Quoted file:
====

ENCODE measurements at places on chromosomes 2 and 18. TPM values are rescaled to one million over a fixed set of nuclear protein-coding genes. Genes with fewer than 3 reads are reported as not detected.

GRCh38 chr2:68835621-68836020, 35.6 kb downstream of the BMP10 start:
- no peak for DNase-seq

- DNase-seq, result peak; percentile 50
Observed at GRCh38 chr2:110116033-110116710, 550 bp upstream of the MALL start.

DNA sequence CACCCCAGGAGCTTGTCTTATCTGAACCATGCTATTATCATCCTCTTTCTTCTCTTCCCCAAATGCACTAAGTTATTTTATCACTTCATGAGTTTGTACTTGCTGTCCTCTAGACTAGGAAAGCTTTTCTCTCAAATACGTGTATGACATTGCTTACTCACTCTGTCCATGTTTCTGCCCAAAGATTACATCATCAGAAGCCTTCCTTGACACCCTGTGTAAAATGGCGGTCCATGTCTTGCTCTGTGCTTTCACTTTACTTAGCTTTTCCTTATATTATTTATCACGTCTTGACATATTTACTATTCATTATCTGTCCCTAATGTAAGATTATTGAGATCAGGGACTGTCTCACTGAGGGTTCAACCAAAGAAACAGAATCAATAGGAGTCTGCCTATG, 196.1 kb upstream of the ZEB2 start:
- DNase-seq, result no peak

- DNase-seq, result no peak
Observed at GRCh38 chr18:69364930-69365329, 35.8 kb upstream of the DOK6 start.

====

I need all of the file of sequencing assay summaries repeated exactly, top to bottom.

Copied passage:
ENCODE measurements at places on chromosomes 2 and 18. TPM values are rescaled to one million over a fixed set of nuclear protein-coding genes. Genes with fewer than 3 reads are reported as not detected.

GRCh38 chr2:68835621-68836020, 35.6 kb downstream of the BMP10 start:
- no peak for DNase-seq

- DNase-seq, result peak; percentile 50
Observed at GRCh38 chr2:110116033-110116710, 550 bp upstream of the MALL start.

DNA sequence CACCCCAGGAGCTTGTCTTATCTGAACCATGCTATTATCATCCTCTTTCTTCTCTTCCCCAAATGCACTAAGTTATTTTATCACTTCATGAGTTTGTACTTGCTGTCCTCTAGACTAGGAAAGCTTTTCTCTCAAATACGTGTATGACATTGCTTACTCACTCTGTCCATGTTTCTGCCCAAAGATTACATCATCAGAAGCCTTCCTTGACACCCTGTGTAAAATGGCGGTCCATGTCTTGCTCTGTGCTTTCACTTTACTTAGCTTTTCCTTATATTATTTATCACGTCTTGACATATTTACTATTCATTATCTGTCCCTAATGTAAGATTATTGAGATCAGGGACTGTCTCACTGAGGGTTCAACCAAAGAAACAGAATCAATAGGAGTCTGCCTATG, 196.1 kb upstream of the ZEB2 start:
- DNase-seq, result no peak

- DNase-seq, result no peak
Observed at GRCh38 chr18:69364930-69365329, 35.8 kb upstream of the DOK6 start.